Men's gymnastics finds new ways to connect with fans

BY JACK ROSSI | MARCH 14, 2014 5:00 AM

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The Iowa men’s gymnastics team is trying out new ways to reach out its audience, and the most recent idea involves Go Pro cameras and Twitter.

“We’re just trying to get the audience and the fans a little more involved and give them a little more feedback on what we’re doing during the season, and the Go Pros are an insight into what the gymnasts are seeing,” assistant coach Ben Ketelsen said.

This past weekend, when the Hawkeyes traveled to Minnesota, they brought along their sports-information staff. While with the team, the staff came up with the idea to put Go Pro cameras — a small video recording device that can be attached to the recorder’s body to give a first-person view — on athletes.

Wearing the camera during competition is against the rules, but in practice, their time is their own, and the gymnasts took full advantage of it.

“We brought along our sports information staff this time, which we have yet to do, and she was trying to be creative, and we strapped a camera on one of the guys during a workout prior to the competition,” head coach JD Reive said.

With the footage recorded, Iowa then put it on Twitter via the hash tag InsideIowaMGym. These videos were then posted on YouTube for everybody to see. Junior Mitch Landau was the only gymnast to record while wearing the camera, and despite it being a bit uncomfortable, he caught the parallel bars, pommel horse, and high bar on video.

“It was pretty cool; it was fun to see the different perspectives, and I think it would be fun to see other things, such as rings,” he said. “I am not sure if it would work with floor or vault, but I think some of the other [gymnasts] stuff would look pretty sweet.”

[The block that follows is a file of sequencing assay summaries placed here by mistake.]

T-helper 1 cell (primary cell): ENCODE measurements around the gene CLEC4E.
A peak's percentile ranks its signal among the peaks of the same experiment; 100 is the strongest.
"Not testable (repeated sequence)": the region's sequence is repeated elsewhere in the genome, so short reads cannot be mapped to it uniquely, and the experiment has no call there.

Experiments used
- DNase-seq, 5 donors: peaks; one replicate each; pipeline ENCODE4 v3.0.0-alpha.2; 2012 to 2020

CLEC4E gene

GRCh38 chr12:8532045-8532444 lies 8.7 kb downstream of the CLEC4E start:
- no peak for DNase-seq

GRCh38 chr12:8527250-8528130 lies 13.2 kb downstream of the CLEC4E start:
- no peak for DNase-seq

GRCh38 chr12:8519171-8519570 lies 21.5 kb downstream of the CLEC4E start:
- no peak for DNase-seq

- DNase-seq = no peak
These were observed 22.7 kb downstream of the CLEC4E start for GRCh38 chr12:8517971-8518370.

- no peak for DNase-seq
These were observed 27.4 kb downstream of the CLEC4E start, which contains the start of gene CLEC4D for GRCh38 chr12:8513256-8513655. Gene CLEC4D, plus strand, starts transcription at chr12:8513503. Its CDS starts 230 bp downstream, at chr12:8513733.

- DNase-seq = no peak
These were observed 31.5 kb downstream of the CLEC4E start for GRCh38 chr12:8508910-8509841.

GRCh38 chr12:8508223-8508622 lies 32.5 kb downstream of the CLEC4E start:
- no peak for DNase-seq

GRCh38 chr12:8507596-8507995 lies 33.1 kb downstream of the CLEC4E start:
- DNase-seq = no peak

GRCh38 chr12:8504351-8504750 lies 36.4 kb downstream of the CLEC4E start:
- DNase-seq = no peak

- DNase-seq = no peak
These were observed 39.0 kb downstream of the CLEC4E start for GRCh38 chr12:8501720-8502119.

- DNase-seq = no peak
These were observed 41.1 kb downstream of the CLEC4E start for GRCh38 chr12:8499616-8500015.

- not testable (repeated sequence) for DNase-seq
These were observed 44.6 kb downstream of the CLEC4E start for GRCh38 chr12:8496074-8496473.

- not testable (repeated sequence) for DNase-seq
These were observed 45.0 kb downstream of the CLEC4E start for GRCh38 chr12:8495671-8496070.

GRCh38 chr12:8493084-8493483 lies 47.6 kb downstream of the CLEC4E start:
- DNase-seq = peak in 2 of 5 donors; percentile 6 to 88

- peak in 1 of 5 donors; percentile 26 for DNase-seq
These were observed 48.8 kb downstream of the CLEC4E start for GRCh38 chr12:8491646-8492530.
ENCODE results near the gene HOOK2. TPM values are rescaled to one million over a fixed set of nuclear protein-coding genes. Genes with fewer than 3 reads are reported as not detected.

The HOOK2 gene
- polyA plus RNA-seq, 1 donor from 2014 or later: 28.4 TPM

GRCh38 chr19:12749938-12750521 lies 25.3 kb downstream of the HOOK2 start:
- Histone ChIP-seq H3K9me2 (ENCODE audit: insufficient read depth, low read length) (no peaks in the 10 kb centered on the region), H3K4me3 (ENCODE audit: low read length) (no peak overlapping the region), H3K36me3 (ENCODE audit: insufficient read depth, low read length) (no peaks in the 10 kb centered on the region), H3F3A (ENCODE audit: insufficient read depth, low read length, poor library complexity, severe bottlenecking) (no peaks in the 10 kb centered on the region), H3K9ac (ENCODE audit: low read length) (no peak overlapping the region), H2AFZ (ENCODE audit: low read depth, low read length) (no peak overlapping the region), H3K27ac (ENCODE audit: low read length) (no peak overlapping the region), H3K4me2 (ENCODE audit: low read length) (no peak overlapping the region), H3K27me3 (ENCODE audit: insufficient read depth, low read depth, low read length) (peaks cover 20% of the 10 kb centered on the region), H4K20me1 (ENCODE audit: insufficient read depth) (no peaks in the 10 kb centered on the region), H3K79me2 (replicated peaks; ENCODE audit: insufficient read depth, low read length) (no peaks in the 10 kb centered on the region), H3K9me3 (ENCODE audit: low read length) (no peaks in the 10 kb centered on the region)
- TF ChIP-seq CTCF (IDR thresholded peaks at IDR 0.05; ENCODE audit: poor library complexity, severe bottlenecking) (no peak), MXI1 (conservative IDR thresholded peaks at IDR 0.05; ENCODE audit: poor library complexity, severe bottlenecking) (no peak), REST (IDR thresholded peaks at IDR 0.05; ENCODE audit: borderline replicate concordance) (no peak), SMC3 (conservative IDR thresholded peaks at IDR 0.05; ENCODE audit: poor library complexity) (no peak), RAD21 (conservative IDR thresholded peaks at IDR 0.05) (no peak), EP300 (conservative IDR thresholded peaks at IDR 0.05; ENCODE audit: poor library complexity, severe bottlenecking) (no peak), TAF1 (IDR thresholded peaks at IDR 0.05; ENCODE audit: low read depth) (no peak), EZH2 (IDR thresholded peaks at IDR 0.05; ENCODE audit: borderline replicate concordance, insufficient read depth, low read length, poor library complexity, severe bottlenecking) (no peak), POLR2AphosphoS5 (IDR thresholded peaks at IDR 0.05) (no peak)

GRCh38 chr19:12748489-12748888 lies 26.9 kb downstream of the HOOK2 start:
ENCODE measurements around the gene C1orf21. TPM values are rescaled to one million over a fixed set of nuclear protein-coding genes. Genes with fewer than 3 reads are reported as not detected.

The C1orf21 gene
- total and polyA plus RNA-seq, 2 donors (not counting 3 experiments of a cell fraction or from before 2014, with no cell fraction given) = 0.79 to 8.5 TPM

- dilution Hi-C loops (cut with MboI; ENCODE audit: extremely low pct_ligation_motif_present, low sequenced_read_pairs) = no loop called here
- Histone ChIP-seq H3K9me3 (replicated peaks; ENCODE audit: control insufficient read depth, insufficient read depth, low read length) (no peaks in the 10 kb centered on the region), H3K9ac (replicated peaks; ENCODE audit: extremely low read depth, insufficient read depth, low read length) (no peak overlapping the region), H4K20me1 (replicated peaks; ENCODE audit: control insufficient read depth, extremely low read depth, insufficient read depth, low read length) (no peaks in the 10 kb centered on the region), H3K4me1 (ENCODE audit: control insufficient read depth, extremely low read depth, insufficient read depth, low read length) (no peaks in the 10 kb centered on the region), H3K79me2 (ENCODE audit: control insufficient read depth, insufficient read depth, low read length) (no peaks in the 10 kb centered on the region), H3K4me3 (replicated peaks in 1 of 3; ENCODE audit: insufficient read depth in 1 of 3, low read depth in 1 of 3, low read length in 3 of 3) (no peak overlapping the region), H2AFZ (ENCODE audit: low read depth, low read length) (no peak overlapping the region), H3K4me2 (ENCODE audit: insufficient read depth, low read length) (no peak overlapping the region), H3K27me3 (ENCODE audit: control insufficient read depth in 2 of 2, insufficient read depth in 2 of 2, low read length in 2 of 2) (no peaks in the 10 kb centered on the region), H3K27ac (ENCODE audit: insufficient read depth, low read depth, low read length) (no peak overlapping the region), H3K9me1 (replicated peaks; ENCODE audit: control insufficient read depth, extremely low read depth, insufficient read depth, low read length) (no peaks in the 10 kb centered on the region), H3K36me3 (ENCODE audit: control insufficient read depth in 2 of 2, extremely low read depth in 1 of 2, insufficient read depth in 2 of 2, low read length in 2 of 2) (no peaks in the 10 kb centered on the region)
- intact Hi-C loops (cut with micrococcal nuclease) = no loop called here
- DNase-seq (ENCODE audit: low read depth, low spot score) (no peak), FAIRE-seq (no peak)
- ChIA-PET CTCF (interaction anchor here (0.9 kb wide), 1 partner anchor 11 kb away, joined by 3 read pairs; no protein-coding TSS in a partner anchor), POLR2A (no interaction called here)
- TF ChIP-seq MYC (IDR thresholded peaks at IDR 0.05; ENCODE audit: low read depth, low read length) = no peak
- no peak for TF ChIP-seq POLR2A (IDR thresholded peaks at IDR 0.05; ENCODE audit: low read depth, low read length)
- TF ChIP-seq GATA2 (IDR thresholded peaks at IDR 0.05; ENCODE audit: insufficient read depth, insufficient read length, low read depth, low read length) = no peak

The coaches know that there are a lot of people who cannot travel with the team, and bringing them closer to the action is important for their fans. The cameras, in addition to the Facebook updates and live feed the team has used this season, have garnered praise.

“I have had responses about the Twitter stuff and live feed that we have been doing during the meets,” Ketelsen said. “People really like the live feed, especially because they can almost be at the meet with the team without actually being at the venue.”

The coaches like these ideas and hope that by doing this, they can reach out to more young gymnasts and gymnastics fans to expose what they do on the weekends.

“I do believe we need to think outside the box and be a bit more creative with what we’re doing and connect to the market that wants to watch us,” Reive said. People need to be able to find out what we’re doing.”

Bringing the sports-information staff can be difficult at times because busy schedules for both student-athletes and the staff. However, the plan is to continue the live streaming and social media updates. These things can be really beneficial for the gymnastics community.

“For the rest of the season, we’re going to try to at least do the live streaming so if you can’t make it to the Big Tens or NCAA then you’ll still be able to be there from the live streaming of Twitter,” Ketelsen said.

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